It seems that, amidst a great deal of heroism and bravery, the film identifies the people of Boston as its true heroes. Is that a fair assessment to you?

I’ve said many times that the police officers with me in Watertown, we’re just a bunch of ordinary guys and we were thrown into an extraordinary circumstance and we acted extraordinarily. That’s the only way that I can describe it, everything just came together for us. And that’s the same with the people of Boston, in the movie there’s a scene where we’re in the middle of a shootout and a guy threw us a sledgehammer to help us out. After the incident one man came out onto his flat roof and started flashing his flashlight around to help us out and suddenly every officer there swings round, and they’re pointing their weapons at him and there’s red dots all over this guy! And we knew the guy and had to tell them ‘Whoa! Whoa! Don’t shoot him! He lives there!’. But honestly, the reaction of the people was amazing. I’ve been in law enforcement over 40 years, and you always encounter people, concerned citizens, who want to help the police. The police can only do their job fully with the public’s cooperation, but this was just overwhelming. It’s in the movie that you had people coming up to police officers and offering their cell phones because they took pictures at the marathon and they thought it might help. They didn’t know when they’d get them back, and for people nowadays losing your cell phone is like losing your arm! It was unbelievable. At the end of the movie too, there is actual real footage of citizens applauding the police and cheering as we drove our cars through the city. I’ve never seen anything like that.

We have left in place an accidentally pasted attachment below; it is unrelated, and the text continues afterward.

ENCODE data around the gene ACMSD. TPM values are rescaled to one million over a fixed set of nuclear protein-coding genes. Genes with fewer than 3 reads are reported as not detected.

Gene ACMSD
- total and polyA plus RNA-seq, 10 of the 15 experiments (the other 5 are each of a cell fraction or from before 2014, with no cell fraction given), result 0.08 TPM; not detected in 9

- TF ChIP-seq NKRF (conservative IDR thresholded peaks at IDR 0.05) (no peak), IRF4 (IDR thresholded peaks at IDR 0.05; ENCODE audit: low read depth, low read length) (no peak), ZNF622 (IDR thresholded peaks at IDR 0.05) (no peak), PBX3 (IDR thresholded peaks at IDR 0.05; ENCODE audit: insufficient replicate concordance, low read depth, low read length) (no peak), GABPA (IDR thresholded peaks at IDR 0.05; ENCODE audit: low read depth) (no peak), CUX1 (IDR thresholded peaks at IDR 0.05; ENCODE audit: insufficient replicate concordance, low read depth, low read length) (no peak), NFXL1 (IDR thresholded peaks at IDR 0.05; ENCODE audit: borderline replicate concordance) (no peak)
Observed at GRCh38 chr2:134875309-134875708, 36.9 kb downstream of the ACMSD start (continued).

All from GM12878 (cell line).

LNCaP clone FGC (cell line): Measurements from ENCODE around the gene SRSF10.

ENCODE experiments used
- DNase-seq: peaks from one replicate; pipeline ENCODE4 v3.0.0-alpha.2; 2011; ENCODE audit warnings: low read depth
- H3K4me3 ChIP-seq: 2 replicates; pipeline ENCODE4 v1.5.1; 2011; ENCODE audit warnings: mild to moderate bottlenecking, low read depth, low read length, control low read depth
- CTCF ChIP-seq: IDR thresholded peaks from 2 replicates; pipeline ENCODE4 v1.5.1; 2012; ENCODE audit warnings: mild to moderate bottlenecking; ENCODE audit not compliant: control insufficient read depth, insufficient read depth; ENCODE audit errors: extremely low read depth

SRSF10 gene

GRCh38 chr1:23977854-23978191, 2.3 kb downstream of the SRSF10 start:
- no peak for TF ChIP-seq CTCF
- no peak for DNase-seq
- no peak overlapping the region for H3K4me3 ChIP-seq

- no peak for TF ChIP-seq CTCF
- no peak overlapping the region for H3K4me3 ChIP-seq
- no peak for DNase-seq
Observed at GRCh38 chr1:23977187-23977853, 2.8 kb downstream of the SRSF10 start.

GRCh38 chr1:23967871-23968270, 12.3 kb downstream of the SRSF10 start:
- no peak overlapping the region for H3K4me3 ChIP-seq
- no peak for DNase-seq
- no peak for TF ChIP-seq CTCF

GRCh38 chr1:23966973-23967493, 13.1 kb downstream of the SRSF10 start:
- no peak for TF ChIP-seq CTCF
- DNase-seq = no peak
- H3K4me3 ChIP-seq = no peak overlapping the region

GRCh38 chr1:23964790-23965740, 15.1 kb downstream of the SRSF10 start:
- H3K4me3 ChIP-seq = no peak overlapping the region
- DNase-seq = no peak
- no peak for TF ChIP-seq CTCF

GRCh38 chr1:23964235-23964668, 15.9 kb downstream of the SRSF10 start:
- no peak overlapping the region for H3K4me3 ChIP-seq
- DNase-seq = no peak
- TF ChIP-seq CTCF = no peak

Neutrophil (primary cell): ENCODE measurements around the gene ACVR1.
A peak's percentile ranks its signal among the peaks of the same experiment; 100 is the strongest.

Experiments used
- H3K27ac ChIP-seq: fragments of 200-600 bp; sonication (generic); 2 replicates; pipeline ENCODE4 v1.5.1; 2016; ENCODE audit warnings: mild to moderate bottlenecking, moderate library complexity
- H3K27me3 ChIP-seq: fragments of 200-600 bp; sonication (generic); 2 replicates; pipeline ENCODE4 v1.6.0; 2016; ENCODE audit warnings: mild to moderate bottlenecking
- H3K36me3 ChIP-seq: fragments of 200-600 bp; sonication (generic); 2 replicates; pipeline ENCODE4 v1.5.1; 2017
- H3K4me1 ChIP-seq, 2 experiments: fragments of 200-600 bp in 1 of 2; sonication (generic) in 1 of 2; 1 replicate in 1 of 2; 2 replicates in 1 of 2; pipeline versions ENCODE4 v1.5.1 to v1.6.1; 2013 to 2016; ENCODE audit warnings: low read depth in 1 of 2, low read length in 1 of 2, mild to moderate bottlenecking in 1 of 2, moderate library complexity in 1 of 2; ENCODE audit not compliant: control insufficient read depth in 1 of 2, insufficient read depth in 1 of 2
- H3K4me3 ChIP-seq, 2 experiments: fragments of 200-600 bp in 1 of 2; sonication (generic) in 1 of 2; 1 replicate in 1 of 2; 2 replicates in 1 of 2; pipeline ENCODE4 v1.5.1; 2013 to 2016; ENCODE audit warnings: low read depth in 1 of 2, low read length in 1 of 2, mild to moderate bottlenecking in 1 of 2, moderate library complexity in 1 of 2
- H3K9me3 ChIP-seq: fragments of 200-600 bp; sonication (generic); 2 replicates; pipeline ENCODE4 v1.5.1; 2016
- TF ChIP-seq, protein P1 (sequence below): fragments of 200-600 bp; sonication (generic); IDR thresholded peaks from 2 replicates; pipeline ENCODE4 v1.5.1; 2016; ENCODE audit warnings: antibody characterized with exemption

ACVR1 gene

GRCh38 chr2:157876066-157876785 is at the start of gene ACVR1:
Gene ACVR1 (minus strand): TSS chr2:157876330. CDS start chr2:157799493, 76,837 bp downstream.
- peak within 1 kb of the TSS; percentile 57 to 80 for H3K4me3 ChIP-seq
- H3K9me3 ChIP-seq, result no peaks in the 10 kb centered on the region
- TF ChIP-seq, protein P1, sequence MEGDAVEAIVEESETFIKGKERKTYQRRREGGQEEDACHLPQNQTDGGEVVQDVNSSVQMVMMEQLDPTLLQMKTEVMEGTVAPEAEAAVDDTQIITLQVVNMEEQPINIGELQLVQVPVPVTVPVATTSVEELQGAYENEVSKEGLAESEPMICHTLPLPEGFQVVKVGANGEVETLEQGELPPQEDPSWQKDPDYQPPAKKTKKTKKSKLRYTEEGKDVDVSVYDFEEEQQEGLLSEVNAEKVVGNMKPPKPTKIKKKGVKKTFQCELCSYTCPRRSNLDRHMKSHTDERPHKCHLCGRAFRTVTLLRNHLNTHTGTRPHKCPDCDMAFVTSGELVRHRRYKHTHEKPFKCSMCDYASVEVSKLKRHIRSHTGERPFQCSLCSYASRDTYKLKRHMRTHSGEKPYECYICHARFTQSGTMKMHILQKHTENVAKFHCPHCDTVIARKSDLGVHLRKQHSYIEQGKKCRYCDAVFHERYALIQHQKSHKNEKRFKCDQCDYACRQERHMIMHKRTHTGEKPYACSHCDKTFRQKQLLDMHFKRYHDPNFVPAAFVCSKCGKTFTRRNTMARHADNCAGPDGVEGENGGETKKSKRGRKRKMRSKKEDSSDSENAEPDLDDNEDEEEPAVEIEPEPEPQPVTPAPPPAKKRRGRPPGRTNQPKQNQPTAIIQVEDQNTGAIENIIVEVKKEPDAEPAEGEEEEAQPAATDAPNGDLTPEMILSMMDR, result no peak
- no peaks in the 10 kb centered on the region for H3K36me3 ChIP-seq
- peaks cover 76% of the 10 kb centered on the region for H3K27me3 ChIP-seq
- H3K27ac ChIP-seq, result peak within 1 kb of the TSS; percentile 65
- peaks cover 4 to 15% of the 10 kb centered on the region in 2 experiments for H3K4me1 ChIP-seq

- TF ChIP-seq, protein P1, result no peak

Words by Fraser Kay